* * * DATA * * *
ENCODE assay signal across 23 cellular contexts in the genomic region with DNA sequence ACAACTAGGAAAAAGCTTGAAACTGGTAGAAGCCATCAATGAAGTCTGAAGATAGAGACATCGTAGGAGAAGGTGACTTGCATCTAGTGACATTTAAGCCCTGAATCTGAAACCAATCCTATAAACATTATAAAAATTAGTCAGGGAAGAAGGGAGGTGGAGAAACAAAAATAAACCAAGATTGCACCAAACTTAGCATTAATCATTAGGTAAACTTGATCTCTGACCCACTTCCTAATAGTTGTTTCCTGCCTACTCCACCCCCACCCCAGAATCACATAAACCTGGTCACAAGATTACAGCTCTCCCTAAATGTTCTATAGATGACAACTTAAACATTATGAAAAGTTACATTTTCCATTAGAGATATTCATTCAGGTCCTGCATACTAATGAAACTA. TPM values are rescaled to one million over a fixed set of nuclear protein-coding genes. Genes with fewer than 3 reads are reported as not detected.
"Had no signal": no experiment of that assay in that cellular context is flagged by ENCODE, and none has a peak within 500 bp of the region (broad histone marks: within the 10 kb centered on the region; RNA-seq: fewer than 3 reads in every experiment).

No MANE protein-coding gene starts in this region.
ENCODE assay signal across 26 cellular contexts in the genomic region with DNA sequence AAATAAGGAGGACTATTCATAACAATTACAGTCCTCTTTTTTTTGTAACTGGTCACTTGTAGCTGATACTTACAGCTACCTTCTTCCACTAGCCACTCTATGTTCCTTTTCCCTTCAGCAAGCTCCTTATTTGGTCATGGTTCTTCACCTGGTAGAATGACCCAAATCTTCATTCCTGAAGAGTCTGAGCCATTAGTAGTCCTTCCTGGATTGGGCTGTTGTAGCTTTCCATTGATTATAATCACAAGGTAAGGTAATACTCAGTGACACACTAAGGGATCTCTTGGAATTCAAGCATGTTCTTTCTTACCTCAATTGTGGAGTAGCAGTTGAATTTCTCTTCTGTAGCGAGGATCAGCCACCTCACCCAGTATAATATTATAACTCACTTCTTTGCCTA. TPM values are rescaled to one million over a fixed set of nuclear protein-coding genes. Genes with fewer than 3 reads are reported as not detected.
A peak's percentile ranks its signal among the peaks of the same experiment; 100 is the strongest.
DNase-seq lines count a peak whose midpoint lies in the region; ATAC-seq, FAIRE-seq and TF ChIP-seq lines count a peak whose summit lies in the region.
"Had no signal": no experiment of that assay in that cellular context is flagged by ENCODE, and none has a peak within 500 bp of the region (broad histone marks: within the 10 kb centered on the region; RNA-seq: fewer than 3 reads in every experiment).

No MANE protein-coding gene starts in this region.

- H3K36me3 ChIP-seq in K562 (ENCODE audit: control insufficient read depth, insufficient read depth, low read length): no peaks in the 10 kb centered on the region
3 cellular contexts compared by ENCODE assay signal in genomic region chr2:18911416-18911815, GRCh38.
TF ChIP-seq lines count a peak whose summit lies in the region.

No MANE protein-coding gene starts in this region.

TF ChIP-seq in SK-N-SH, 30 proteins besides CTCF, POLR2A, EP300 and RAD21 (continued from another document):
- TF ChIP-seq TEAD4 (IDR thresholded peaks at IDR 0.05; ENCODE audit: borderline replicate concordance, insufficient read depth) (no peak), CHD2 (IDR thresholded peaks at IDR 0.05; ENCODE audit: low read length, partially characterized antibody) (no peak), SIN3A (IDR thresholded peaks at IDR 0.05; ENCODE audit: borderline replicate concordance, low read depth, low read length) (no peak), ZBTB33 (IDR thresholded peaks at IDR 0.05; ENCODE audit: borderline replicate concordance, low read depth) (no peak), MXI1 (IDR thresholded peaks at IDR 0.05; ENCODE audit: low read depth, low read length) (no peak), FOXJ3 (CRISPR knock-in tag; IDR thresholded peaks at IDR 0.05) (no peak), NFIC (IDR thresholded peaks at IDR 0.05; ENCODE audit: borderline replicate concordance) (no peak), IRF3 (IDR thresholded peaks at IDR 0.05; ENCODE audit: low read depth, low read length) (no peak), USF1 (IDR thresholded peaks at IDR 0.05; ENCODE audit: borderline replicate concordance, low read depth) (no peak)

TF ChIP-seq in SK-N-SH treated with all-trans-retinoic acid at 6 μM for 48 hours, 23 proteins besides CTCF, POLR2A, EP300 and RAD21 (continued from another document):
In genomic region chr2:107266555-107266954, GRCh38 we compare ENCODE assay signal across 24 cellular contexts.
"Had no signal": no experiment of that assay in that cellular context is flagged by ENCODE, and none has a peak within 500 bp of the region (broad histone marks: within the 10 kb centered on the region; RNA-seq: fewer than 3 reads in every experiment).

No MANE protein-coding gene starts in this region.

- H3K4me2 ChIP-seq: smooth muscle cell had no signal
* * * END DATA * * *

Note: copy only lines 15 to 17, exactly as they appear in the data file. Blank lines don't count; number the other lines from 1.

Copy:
TF ChIP-seq in SK-N-SH treated with all-trans-retinoic acid at 6 μM for 48 hours, 23 proteins besides CTCF, POLR2A, EP300 and RAD21 (continued from another document):
In genomic region chr2:107266555-107266954, GRCh38 we compare ENCODE assay signal across 24 cellular contexts.
"Had no signal": no experiment of that assay in that cellular context is flagged by ENCODE, and none has a peak within 500 bp of the region (broad histone marks: within the 10 kb centered on the region; RNA-seq: fewer than 3 reads in every experiment).